If your location is incorrect, please click on the country in the site menu above to change it. Deals Brands. Sell Account. Them or Us Hater Trilogy 3. Quantity: 1 2 3. Delivery to: Finland. School - Live! Compare Similar Products Set 1 of 1. Zombie Apocalypse! Free Returns: No. Popular Products in Horror Set 1 of 1. Other Products in Horror. Back To Top. Country of delivery:. At twenty, he has the appearance of a ten-year-old but the mental processes of a young man his chronological age. His brother resents him but is a genius in communication technology in his own right.
All the stories here could be regarded as a warning against taking some current strategy too far.
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They are excellent, well crafted stories, aimed to provoke the thoughtful reader. One of the big differences between adult and YA fiction is the abilities accorded to the young people involved. They may be beset by problems that would appear insurmountable to the ordinary youngster but they will win out in the end. In adult novels this might not be the case and the story has possibility of ending in total disaster — just as it might in real life.
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The hero of this series of books, Everett Singh, is a mathematical genius. It has long been proposed that each time a decision is made, an alternative future becomes a possibility. This device enables users to cross from one possible world to another. So far, ten have developed the technology. His father, Tejendra, developed a mathematical model that enabled any of the possible worlds to be accessed, and left it for Everett, just before he was kidnapped. Now there are factions, the most dangerous being led by Charlotte Villiers, who will go to any lengths to acquire the device.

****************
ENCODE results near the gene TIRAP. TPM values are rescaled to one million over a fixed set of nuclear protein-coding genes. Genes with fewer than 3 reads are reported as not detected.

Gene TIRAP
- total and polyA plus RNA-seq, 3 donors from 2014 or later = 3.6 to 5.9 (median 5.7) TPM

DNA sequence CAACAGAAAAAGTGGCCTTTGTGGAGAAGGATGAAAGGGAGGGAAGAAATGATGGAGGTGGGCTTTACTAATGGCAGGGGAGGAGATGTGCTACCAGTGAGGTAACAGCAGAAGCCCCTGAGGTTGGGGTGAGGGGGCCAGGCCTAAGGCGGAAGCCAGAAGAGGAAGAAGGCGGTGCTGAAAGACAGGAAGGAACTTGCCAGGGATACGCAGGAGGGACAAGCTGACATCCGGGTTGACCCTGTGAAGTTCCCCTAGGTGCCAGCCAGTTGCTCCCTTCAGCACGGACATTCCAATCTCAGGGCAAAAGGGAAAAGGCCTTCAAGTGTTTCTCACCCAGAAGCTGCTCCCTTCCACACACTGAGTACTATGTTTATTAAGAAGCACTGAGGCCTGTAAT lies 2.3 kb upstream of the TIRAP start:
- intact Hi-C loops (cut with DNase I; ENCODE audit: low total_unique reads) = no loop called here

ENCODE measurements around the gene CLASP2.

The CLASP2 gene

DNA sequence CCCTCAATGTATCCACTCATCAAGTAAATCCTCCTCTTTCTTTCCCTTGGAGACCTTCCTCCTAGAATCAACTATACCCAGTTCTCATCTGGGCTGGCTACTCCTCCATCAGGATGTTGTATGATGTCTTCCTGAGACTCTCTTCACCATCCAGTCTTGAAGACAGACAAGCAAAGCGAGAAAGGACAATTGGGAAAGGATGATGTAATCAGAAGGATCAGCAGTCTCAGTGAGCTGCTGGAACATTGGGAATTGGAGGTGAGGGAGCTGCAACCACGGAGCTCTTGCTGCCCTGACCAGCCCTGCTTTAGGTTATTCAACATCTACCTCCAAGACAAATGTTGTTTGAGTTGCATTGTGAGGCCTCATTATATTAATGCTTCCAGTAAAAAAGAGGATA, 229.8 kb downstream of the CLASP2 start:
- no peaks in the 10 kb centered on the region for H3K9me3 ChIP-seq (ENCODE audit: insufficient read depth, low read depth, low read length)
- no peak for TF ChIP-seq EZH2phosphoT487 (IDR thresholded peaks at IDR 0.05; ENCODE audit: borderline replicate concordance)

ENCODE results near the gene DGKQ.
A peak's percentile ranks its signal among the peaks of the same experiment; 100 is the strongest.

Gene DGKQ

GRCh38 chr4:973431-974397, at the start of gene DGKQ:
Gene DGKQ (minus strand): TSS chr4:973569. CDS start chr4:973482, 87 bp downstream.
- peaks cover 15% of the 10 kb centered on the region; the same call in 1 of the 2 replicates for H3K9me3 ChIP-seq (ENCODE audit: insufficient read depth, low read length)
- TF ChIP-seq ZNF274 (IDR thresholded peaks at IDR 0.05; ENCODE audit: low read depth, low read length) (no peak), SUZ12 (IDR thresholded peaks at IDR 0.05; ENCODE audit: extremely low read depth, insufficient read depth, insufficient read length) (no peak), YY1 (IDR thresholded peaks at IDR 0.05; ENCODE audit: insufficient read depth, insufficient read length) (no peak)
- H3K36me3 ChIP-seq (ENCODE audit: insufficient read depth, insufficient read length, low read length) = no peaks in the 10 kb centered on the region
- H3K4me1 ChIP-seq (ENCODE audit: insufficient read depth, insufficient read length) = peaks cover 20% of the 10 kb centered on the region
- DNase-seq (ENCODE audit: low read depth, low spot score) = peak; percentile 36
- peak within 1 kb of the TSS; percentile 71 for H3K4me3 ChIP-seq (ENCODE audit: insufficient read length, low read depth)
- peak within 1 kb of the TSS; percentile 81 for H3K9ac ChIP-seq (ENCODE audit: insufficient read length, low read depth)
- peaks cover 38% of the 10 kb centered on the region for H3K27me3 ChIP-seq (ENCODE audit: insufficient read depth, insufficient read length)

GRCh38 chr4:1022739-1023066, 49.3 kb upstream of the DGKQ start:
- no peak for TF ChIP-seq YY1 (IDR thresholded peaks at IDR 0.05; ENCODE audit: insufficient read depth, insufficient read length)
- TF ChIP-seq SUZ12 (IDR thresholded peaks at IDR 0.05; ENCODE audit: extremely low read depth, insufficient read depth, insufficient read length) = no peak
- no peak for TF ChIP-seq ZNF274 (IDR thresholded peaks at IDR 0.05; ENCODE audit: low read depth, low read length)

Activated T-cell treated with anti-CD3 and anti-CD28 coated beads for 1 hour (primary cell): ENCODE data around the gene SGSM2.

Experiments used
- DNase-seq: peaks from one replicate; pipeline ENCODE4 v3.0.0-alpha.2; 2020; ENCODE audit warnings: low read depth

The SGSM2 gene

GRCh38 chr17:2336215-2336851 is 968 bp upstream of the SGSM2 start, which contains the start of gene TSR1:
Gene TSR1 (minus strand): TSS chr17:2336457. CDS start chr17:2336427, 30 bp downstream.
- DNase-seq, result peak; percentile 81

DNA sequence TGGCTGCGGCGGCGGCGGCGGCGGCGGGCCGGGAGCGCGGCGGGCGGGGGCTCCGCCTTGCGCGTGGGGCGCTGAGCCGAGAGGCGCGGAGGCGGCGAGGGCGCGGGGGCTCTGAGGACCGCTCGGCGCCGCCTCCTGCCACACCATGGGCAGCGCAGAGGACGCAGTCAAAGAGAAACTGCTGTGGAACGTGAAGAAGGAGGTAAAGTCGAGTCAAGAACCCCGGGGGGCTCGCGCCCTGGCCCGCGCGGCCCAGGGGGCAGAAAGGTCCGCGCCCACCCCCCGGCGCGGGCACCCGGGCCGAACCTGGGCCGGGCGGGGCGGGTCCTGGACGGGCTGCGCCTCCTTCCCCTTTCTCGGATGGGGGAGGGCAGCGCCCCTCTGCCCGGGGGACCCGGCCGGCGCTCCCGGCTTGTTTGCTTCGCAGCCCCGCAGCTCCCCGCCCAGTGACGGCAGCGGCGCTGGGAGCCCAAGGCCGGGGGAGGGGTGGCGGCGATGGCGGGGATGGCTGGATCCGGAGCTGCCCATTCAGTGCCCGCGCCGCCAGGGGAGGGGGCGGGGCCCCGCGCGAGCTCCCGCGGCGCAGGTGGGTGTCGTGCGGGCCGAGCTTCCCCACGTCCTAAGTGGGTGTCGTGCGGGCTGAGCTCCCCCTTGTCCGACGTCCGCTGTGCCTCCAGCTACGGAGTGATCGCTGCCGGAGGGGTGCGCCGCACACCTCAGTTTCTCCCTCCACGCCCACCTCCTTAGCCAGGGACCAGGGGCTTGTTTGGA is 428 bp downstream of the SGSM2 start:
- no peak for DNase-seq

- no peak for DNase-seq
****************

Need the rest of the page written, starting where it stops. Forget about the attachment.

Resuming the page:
Everett, though, has help.
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It comes from the crew of the airship Everness. The solid matter in the solar system has been remodelled to form a huge disc with the sun moving up and down in the centre, through a hole. The technology to do that is so obviously in advance of what Everett is used to so that first they speculate that aliens have created it before they meet the inhabitants. It seems that the dinosaurs were not wiped out in this plane but have had the extra two hundred million years to develop though they still retain some characteristics of their reptile ancestry and are considerably warlike.
Thus the crew of the Everness have an extra set of problems added to what they had before.
The airship is in desperate need of repair and as they start on the work, they find themselves caught between two of the tribes vying for supremacy. They still have Charlotte Villiers on their tail, trying to get the Infundibulum — the map of the other planes and Everett is still searching for his father.
Known, for convenience, as Everett M, he has his own problems. Not only does he have to avoid the pitfalls of impersonating himself, he also has to deal with the nano-spider that came back with him from Earth 1 and wishes to absorb carbon based life into one huge nano-entity.
While this is still a great action packed young adult book the series is beginning to delve deeper into what it is to be a caring human. The philosophy is not overwhelming but carefully paced. There is one problem.
This is not a trilogy. The ending sets up further mysteries that have yet to be unravelled. Excellent reading for all ages. Ostensibly overseen by Earth, via a Lunar Development Corporation, in reality there is little law other than contract law, which governs everything and even court cases can be settled by trial by combat. For those who succeed the rewards can be rich but in a world where everything even oxygen must be paid for, failure can be fatal.
These families have been there from the early days and have used arranged marriages to cement alliances and settle disputes. As Adriana Corta, the Brazilian-born matriarch approaches her 80th birthday, internal family struggles over the succession and escalating tensions between the two families over control of resources erupt and change things irrevocably. This is a complex and detailed story told from multiple viewpoints. The characterisation of so many different yet essential characters is superb.
The society the author has imagined is a multi-cultural melting point, with people from all over Earth forging a new life on the Moon.